Title

The Purpose of College

A range of views.

March 29, 2017
 
 

“Is the purpose of college to ensure a good job after graduation, to provide a broad and deep humanities education, or to create an engaged citizenry?” (Chunoo & Osteen, 2016)

 

Susan D Blum, Department of Anthropology, the University of Notre Dame:

In my book “I Love Learning; I Hate School”: An Anthropology of College (2016) I wrote a chapter addressing this question. I called it “The Myriad and Muddied Goals of College.” I concluded that there are idealistic as well as pragmatic goals people believe are important for college, and each type gives rise to different criticisms and different solutions to assessed problems.

On the idealistic side, for instance, we find Learning for Learning’s Sake (the liberal arts), Colleges that Change Lives (idealistic goals), Saving the World, Academicizing, Growing Up, Moral Development, and Citizenship and Social Value. On the pragmatic side, we find Credentials and Economics, Signaling and Sorting, Transferable Skills, Getting Through It, Return on Investment, and Training. Some--few--of these goals are societal and collective; most are individual or corporate (economic).

People in different types of institutions and studying different topics, at different ages and in different economic conditions may have wildly different views of college. But this is really a crucial question, and it determines things as diverse as the sources of funding and measures of success.

Janni Aragon, University of Victoria, BC, Canada:

The purpose of college is multi-layered. Some of our students are in college or university based on their parents’ wants, and others are there believing that this is what’s next for them after graduation from high school. Another group views college as the means to later success. College is about continuing life-long learning and hopefully finding a vocation or career that fulfills you.

College was a dream that I was repeatedly told to pursue. As a first-generation college student, I viewed going to college as privilege. I had the weight of my family on my back as I walked around the beautiful San Diego State University campus. Now that I am on the other side, and in my mid-career, I help students and others find their place at the University of Victoria and for many I mentor them and offer guidance. I still believe that the purpose of college is varied, but I am ever hopeful that our students learn lots and leave ready for what is next in their lives.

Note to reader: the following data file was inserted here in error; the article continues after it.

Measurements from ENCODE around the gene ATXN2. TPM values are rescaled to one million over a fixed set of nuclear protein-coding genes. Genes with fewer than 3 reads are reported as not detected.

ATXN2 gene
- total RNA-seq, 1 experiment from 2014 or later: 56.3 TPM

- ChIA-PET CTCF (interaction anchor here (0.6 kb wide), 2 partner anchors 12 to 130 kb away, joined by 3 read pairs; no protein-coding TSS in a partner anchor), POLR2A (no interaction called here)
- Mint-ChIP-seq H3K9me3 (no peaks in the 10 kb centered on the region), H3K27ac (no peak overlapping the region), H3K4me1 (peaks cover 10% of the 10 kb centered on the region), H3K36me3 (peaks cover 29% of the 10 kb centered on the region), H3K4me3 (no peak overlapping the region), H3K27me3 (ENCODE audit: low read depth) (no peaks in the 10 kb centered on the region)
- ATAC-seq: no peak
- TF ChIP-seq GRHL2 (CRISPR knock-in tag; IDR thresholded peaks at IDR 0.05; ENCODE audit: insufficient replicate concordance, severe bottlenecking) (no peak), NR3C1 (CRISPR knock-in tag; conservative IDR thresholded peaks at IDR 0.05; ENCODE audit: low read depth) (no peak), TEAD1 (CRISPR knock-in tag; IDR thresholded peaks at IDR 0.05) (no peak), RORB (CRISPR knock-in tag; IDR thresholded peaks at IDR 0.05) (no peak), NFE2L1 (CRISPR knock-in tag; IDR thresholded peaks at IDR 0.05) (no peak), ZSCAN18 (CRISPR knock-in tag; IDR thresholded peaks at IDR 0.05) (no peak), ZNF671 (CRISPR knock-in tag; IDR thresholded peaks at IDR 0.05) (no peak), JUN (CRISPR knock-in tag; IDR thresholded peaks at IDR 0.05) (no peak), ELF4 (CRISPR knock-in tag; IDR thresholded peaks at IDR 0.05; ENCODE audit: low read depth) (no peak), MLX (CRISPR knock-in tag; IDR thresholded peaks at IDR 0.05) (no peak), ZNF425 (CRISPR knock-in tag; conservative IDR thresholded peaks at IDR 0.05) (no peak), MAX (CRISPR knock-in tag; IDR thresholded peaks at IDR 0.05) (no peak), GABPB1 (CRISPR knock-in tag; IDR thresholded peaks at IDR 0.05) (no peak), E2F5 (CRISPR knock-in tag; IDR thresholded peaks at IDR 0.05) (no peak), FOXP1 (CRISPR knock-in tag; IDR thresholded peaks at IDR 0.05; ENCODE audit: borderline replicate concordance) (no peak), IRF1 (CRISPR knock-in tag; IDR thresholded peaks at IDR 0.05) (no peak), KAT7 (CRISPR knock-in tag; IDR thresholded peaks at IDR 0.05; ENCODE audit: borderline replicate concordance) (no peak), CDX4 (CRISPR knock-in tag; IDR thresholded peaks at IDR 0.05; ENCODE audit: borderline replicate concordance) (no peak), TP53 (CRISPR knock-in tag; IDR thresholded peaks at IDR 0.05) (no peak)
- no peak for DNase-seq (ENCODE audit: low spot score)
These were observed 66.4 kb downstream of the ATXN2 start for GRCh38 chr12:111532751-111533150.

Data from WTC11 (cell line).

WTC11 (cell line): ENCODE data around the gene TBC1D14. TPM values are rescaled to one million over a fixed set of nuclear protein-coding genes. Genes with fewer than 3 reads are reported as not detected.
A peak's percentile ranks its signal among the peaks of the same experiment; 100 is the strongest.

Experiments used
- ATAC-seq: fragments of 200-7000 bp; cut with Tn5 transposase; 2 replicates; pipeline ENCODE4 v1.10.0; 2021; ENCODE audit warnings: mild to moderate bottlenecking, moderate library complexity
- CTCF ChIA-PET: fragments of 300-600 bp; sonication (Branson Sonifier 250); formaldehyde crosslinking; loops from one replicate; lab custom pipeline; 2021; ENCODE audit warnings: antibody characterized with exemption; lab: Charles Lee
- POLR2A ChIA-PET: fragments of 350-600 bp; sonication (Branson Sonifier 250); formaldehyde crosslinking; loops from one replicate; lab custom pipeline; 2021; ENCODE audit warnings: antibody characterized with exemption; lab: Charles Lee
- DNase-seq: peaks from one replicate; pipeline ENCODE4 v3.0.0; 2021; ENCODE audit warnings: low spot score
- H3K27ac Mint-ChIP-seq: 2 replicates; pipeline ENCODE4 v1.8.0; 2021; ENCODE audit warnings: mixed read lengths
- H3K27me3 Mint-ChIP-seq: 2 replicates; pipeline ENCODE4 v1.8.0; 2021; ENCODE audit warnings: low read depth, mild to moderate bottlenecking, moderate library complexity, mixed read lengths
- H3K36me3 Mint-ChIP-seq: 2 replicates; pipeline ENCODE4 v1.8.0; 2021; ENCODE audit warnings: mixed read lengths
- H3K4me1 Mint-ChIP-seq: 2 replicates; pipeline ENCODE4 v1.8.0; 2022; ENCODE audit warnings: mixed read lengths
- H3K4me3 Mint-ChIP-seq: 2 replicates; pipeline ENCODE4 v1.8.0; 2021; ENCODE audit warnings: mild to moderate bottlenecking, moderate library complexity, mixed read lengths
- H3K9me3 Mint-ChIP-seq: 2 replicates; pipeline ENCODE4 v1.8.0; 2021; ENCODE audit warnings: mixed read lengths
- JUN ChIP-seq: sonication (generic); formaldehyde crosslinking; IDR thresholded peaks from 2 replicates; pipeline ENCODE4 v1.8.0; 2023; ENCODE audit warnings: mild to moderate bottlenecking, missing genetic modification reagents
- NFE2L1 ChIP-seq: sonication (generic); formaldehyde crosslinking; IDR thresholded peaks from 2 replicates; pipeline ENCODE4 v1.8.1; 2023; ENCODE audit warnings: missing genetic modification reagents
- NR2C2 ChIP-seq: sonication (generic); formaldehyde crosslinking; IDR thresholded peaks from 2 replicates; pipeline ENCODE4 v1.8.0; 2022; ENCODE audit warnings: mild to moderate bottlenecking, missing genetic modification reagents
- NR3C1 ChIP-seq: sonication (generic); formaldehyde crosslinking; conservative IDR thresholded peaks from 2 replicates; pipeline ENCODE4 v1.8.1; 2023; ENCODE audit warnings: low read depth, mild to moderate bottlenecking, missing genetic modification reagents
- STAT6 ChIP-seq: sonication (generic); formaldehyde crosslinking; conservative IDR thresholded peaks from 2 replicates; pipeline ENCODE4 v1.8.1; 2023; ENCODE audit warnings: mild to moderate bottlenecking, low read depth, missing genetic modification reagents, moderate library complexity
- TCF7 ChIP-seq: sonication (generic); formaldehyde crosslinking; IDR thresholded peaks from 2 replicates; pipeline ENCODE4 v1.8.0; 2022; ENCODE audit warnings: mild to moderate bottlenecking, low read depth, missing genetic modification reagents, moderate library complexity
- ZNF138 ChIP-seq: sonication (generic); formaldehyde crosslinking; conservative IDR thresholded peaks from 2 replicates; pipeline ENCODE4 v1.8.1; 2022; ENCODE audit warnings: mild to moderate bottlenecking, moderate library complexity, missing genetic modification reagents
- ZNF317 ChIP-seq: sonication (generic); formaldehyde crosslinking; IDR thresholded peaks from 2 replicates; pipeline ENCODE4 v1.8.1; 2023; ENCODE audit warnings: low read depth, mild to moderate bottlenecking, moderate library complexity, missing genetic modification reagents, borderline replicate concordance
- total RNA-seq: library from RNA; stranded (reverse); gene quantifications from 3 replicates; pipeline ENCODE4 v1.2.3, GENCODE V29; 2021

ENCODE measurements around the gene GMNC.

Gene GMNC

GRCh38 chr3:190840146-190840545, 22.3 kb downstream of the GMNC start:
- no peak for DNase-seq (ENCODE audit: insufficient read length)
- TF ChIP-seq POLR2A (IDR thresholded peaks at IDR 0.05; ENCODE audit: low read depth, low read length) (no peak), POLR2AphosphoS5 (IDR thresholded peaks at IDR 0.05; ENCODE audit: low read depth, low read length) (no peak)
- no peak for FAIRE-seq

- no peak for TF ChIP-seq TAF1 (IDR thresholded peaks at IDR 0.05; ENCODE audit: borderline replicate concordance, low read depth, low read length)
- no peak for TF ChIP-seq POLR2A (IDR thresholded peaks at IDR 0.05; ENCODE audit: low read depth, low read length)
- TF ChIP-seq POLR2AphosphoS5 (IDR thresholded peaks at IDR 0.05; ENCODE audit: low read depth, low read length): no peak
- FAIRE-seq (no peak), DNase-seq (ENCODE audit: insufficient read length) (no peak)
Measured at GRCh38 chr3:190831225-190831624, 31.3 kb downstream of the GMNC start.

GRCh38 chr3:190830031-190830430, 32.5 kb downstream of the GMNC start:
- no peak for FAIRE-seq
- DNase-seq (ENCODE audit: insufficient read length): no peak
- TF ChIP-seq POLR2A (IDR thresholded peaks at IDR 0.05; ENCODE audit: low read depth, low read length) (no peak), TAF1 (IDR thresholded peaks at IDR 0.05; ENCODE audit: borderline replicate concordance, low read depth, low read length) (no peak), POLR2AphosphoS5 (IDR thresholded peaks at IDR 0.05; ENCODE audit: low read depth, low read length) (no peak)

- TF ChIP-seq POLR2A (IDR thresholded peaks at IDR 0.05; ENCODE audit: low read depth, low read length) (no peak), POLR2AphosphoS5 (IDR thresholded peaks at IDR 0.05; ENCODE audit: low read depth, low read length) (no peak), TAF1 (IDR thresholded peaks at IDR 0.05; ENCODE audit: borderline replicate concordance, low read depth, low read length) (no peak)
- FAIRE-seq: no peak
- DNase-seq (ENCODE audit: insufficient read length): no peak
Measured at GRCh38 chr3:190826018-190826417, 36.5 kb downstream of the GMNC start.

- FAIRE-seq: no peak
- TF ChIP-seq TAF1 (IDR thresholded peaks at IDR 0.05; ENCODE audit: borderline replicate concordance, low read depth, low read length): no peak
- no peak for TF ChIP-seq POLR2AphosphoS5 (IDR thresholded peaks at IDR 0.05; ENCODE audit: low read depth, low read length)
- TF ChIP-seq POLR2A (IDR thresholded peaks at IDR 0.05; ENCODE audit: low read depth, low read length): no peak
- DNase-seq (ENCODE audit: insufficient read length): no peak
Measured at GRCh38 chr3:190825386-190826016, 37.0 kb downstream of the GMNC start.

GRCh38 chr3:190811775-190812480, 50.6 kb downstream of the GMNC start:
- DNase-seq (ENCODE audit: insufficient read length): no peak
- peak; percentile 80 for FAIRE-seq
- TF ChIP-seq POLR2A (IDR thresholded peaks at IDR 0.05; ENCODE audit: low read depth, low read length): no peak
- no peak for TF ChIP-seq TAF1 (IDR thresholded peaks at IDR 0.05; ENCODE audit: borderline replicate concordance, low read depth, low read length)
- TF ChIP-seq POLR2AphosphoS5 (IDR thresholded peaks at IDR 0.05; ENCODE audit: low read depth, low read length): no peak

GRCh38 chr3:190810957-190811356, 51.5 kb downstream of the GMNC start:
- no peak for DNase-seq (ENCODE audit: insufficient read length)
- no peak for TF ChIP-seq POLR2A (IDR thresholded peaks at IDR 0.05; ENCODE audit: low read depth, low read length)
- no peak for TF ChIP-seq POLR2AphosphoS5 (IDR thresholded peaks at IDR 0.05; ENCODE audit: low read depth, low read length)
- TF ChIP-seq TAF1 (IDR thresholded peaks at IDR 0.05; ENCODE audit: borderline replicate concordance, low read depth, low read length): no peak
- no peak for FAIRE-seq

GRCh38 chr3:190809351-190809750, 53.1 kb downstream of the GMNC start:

A. S. CohenMiller, Nazarbayev University Graduate School of Education, Astana, Kazakhstan

Since moving to Kazakhstan a couple years ago, I have been learning about the cultural context of the country, and the ways college--the undergraduate degree--is considered by many. While not applicable to all, as we see from emerging research on this topic, college is seen as a direct means towards a “good” career. Many families encourage certain degrees/careers for their children and high expectations are sought for those who have the means to enter college/university. The general focus is on the future trajectory of the student, the achievement of the particular career.  Nuances of the topic emerge relating to issues of access and diversity (e.g., gender, those living in rural areas, those with exceptionalities), which are being considered through governmental educational reforms and through NGO work (e.g., UNDP, UNWomen, UNICEF). Likewise, the development of Nazarbayev University in 2010 has provided a changing view on the primary focus on career trajectory with often an integrated mission to build educational leaders, a type of engaged citizenry, across the country and region. It will be interesting to see how college/university completion may be viewed differently over the next few years with the growing research university presence and implementation of educational reforms.

References:

Chunoo, Vivechkanand and Osteen, Laura. June 2016. Purpose, Mission, and Context: The Call for Educating Future Leaders. New Directions for Higher Education.

Tugind, Alina. May 4, 2012. New York Times. Vocation or Exploration? Pondering the Purpose of College.

http://www.nytimes.com/2012/05/05/your-money/career-or-deep-learning-pondering-the-purpose-of-college.html

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